On May 14, 2011, Matthew Yglesias, a prominent Washington, DC liberal blogger and proponent of urban living, was walking home alone after a dinner with fellow pundits when he became the victim of an apparent anti-white racial hate crime. In what sounds like a game of Knockout King or Polar Bear Hunting, “a couple of dudes ran up from behind, punched me in the head, then kicked me a couple of times before running off” without stealing anything. This shameful attack happened merely a mile from the US Capitol Building.
Four decades ago, a popular witticism was that a conservative was “a liberal who got mugged the night before.” Today, the rules of crimethink have grown rigid enough that even getting mugged doesn’t seem to have put much of a dent in Yglesias’s worldview, judging from his new e-book The Rent Is Too Damn High.
This is a downloadable file priced at $3.99 for what’s in effect a long magazine article without the slick graphics that would accompany, say, an Atlantic cover story. Yglesias offers a lucid technocratic argument against the ever-growing web of government regulations—zoning, environmental, preservationist, and parking—that retard the construction of apartment buildings, especially high-rises, in America’s most desirable locations, even in Yglesias’s beloved native Manhattan.
Iglesias seems to think that if only real estate developers were freed to Build, Baby, Build, we would enjoy a low-rent golden age.
Like David Brooks, Yglesias is a member of what might jokingly be called the Shadow Steveosphere: public intellectuals who find themselves both intrigued and troubled by my contention that public discussion of the patterns we all notice in our daily lives should inform even the most august policy debates.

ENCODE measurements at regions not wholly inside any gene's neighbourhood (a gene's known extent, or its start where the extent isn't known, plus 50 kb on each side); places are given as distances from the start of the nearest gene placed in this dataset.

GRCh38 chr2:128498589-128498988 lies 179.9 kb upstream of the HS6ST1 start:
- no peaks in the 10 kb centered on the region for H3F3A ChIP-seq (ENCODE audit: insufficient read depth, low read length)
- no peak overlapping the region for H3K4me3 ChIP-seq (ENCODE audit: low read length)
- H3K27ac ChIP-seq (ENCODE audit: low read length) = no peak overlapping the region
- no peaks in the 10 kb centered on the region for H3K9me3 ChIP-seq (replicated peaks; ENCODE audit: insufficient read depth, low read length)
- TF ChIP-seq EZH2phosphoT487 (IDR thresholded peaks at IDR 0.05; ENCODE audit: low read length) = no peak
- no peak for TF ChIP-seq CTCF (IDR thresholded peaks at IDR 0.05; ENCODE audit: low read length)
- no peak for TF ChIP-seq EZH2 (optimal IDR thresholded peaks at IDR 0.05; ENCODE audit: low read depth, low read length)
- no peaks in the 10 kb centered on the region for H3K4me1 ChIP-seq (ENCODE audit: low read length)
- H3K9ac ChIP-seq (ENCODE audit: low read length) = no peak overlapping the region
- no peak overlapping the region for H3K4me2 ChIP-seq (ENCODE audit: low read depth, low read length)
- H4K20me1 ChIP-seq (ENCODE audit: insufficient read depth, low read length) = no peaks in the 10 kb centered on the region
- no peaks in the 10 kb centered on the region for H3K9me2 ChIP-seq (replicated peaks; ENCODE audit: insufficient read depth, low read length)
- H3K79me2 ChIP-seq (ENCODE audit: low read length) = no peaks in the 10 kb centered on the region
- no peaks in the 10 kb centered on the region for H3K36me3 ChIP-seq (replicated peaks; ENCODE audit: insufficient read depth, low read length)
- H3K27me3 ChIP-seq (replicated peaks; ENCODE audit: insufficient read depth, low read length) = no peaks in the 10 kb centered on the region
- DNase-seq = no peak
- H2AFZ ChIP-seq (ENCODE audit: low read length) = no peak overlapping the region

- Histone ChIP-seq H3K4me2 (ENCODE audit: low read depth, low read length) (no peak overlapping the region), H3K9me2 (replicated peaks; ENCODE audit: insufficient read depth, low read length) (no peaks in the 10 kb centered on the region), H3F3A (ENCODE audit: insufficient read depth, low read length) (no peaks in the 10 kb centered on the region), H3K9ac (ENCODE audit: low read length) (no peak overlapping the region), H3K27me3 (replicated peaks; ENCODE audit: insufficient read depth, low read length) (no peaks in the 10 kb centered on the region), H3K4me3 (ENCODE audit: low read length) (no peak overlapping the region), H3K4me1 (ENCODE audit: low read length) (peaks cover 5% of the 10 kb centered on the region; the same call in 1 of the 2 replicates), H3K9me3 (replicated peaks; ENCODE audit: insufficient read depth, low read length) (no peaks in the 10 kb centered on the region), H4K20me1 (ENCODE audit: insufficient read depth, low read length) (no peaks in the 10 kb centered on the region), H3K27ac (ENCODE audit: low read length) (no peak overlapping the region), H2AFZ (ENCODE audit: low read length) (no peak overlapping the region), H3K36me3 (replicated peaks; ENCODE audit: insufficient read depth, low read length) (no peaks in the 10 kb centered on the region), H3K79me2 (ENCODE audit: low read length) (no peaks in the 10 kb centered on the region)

Much of The Rent Is Too Damn High is thus influenced by my articles on affordable family formation: how the increasing cost of the old American Dream of a home in a decent school district discourages marriage among all but the upper middle class. Hence, I’m sympathetic and mostly impressed.
Still, the fundamental reason that Yglesias’s white progressive friends will never pay more than lip service to his policy prescription is so palpable—but goes largely unstated in his e-book—that The Rent Is Too Damn High is most interesting as a symptom of the growing emasculation of intellectual discourse.
Consider gentrifier’s guilt. This is the oft-expressed complaint among affluent whites moving into DC’s once-black neighborhoods that the diversity that attracted them in the first place is disappearing, and that, really, something ought to be done about it before every black household in Washington, other than maybe the Obamas, has moved to Baltimore.
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